They themselves came to be called not only "New Age" but also "new religion". As Elizabeth Puttick writes in the Encyclopedia of New Religions: The human potential movement (HPM) originated in the 1960s as a counter-cultural rebellion against mainstream psychology and organised religion. It is not in itself a religion, new or otherwise, but a psychological philosophy and framework, including a set of values that have made it one of the most significant and influential forces in modern Western society. Abraham Maslow published his concept of a hierarchy of needs in a paper in 1943.
Metatron is considered one of the highest of the angels in Merkabah and Kabbalist mysticism and often serves as a scribe; he is briefly mentioned in the Talmud and figures prominently in Merkabah mystical texts. Michael, who serves as a warrior and advocate for Israel, is looked upon particularly fondly. Gabriel is mentioned in the Book of Daniel and briefly in the Talmud, as well as in many Merkabah mystical texts. There is no evidence in Judaism for the worship of angels, but there is evidence for the invocation and sometimes even conjuration of angels. According to Kabbalah, there are four worlds and our world is the last world: the world of action (Assiyah).
creationcreation storycreation stories
Religious cosmology. World egg. Xirang. Creation myth - Encyclopedia Britannica. Japanese Creation Myth. Mayan Creation Myth. Egyptian Creation Myth. Norse Creation Myth. Indo-European Creation Myth.
JungCarl Gustav JungC. G. Jung
His influence on popular psychology, the "psychologization of religion", spirituality and the New Age movement has been immense. A Review of General Psychology survey, published in 2002, ranked Jung as the 23rd most cited psychologist of the 20th century. * The Persona series of games is heavily based on his theories, as is the Nights into Dreams series of games. Xenogears for the original PlayStation and its associated works – including its re-imagination as the "Xenosaga" trilogy and a graphic novel published by the game's creator entitled "Perfect Works" — are centered around Jungian concepts. The Collected Works of C. G. Jung. Eds. Herbert Read, Michael Fordham, Gerhard Adler.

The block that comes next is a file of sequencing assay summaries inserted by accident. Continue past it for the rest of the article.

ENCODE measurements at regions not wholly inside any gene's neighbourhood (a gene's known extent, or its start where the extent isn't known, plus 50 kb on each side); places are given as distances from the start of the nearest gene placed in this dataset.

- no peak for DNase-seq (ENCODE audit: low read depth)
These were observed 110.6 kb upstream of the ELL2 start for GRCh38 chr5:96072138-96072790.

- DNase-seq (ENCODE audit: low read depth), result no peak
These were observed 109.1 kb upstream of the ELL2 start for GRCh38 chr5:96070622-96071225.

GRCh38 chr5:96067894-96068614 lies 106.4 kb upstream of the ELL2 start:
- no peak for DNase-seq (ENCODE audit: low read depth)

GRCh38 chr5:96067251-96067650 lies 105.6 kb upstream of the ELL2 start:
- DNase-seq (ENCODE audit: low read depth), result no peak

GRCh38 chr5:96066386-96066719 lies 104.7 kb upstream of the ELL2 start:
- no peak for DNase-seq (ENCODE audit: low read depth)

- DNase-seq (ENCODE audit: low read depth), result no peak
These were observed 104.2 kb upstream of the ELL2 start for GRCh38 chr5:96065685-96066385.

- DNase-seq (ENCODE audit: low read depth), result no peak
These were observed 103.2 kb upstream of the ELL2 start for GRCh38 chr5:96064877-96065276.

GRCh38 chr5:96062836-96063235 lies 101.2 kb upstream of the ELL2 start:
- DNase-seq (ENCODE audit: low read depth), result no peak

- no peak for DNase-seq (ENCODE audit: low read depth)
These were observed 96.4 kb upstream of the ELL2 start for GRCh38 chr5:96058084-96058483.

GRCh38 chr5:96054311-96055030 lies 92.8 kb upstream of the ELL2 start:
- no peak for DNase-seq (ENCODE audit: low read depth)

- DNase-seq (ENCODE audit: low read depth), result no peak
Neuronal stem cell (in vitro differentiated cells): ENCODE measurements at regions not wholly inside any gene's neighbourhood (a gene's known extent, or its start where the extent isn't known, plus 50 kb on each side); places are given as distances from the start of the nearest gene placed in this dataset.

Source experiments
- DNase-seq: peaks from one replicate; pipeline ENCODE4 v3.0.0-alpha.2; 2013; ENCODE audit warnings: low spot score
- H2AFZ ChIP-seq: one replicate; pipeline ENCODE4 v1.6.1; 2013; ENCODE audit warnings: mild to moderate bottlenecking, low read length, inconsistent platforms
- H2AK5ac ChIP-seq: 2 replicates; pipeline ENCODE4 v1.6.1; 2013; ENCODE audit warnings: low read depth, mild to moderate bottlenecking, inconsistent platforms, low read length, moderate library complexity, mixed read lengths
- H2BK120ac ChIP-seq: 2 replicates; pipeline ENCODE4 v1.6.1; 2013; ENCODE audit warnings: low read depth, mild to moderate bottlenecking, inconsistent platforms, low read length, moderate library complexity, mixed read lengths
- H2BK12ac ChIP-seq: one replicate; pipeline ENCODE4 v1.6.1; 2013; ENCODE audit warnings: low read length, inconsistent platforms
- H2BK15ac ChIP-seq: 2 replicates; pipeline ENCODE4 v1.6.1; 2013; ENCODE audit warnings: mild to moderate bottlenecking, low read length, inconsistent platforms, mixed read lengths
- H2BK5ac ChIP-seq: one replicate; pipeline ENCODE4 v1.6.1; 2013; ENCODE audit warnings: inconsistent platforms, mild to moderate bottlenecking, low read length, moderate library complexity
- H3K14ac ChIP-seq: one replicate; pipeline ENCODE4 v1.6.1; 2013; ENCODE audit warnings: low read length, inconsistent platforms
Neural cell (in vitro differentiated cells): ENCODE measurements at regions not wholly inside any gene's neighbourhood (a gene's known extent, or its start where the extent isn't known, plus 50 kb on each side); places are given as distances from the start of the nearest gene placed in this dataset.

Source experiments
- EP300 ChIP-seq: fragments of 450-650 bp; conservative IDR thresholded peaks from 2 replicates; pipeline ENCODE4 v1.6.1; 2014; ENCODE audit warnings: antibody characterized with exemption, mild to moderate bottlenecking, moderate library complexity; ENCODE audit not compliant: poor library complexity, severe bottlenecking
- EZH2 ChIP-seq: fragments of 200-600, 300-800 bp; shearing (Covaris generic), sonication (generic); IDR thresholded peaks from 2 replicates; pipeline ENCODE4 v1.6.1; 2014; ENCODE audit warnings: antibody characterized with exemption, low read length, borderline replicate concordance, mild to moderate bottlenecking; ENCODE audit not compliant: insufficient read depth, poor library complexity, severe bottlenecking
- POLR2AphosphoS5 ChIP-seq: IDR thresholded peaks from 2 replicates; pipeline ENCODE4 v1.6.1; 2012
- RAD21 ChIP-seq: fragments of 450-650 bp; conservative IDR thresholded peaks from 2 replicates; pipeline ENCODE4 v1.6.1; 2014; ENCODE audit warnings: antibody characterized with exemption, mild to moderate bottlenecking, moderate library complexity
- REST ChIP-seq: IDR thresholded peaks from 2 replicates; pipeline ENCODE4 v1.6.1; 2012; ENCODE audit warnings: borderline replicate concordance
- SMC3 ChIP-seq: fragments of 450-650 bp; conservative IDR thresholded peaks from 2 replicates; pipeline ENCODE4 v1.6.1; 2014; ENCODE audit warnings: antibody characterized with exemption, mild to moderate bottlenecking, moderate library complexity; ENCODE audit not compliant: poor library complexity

The variations of views among astrologers include: The expression Age of Aquarius in popular culture usually refers to the heyday of the hippie and New Age movements in the 1960s and 1970s. Although more rock than new-age in genre, the 1967 musical Hair, with its opening song "Aquarius" and the memorable line "This is the dawning of the Age of Aquarius", brought the Aquarian age concept to the attention of audiences worldwide. However, the song further defines this dawning of the age within the first lines: "When the Moon is in the seventh house and Jupiter aligns with Mars, then peace will guide the planets and love will steer the stars".
core shamanismPower animalneo-shamanism
While Harner took inspiration from his study of animistic beliefs in many different cultures, his concept of power animals is much like the familiar spirits of European occultism, which aid the occultist in their metaphysical work. The use of this term has been incorporated into the New Age movement, where it is often mistaken for being the same as a totem in some indigenous cultures. The concept has also entered popular culture in various forms, such as in the 1999 film (and earlier novel) Fight Club, when the narrator attends a cancer support group. During a creative visualization exercise, he is told to see himself entering a cave where he will meet his power animal.
Jesus ChristChristJesus of Nazareth
The New Age movement entertains a wide variety of views on Jesus. Theosophists, from whom many New Age teachings originated, refer to Jesus as the Master Jesus, a spiritual reformer, and they believe that Christ, after various incarnations, occupied the body of Jesus. Scientologists recognize Jesus (along with other religious figures such as Zoroaster, Muhammad, and Buddha) as part of their "religious heritage". Atheists reject Jesus' divinity, but have differing views on Jesus' moral teachings. For example, Richard Dawkins has called him "a great moral teacher". Some of the earliest depictions of Jesus at the Dura-Europos church are firmly dated to before 256.
Esoteric Christianity accepts theurgy as a tradition that could greatly benefit a person. The main feat of Esoteric Christianity is to learn the mysteries of God (see Raziel) and to rise to higher consciousness in the understanding of God's relationship to individual consciousness. Theurgy, in the esoteric tradition, uses this knowledge to heighten one's own spiritual nature. In Esoteric Christianity, theurgy usually is the practice of trying to gain the knowledge and conversation of one's higher self, or Inner God, to teach one spiritual truths and wisdom from God that one couldn't learn from man (see alchemy, Kabbalah, and Theosophy).